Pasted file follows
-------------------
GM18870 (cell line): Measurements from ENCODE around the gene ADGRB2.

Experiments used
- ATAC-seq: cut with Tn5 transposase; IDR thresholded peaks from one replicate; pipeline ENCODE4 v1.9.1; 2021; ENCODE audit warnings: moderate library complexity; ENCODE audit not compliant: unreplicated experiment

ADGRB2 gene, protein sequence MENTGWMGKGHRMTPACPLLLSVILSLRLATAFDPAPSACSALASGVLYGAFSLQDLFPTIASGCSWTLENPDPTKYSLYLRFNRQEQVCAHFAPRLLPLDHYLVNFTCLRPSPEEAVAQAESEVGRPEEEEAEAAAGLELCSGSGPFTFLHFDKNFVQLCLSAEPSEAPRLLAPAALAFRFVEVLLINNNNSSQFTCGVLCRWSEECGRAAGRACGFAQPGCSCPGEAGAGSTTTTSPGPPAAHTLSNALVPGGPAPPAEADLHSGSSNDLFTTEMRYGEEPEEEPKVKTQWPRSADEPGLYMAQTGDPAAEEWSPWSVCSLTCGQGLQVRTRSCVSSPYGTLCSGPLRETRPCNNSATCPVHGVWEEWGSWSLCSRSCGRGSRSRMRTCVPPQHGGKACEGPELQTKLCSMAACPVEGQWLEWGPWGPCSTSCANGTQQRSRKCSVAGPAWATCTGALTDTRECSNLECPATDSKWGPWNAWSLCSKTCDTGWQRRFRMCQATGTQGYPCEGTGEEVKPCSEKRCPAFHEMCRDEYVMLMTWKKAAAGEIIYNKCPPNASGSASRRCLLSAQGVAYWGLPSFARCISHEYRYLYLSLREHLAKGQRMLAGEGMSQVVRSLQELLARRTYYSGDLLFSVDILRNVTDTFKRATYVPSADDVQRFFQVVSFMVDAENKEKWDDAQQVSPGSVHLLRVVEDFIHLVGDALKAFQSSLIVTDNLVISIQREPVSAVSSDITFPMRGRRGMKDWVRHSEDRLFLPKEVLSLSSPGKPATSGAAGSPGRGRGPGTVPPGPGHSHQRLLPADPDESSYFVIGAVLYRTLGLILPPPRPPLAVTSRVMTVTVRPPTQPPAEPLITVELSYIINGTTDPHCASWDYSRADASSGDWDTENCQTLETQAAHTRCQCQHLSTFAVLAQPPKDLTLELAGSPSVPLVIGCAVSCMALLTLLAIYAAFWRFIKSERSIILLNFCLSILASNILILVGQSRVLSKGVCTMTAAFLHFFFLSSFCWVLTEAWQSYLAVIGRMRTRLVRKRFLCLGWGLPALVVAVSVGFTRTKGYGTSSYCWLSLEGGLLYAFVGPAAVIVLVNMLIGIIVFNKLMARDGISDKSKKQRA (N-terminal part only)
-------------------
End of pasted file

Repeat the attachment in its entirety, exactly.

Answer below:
GM18870 (cell line): Measurements from ENCODE around the gene ADGRB2.

Experiments used
- ATAC-seq: cut with Tn5 transposase; IDR thresholded peaks from one replicate; pipeline ENCODE4 v1.9.1; 2021; ENCODE audit warnings: moderate library complexity; ENCODE audit not compliant: unreplicated experiment

ADGRB2 gene, protein sequence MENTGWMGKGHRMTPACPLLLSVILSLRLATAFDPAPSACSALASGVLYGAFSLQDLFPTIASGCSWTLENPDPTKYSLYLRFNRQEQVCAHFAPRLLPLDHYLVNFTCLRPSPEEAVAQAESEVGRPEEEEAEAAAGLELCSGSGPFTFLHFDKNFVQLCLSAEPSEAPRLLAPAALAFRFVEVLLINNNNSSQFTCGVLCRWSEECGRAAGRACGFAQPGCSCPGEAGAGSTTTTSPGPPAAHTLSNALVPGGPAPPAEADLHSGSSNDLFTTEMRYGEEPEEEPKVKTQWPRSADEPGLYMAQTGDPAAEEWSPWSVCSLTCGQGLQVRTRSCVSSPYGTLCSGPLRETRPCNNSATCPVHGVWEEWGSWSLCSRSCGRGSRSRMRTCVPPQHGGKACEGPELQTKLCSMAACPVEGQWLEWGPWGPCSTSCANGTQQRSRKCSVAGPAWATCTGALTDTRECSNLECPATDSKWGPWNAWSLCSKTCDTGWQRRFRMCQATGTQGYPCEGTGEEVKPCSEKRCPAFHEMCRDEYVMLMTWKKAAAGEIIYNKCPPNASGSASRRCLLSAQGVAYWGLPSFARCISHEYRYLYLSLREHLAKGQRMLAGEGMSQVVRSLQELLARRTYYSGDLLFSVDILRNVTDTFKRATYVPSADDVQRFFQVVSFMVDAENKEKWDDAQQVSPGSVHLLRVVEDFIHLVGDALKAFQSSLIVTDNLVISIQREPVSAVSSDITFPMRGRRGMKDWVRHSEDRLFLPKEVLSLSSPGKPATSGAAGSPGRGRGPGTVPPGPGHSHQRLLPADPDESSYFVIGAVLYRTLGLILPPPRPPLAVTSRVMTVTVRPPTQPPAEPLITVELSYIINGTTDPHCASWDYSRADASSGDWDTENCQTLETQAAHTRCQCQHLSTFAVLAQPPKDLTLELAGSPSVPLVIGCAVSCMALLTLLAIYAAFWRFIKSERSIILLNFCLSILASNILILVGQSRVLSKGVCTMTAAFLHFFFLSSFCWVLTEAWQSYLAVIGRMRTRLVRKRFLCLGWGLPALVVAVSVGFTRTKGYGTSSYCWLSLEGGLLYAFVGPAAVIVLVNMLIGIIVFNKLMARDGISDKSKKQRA (N-terminal part only)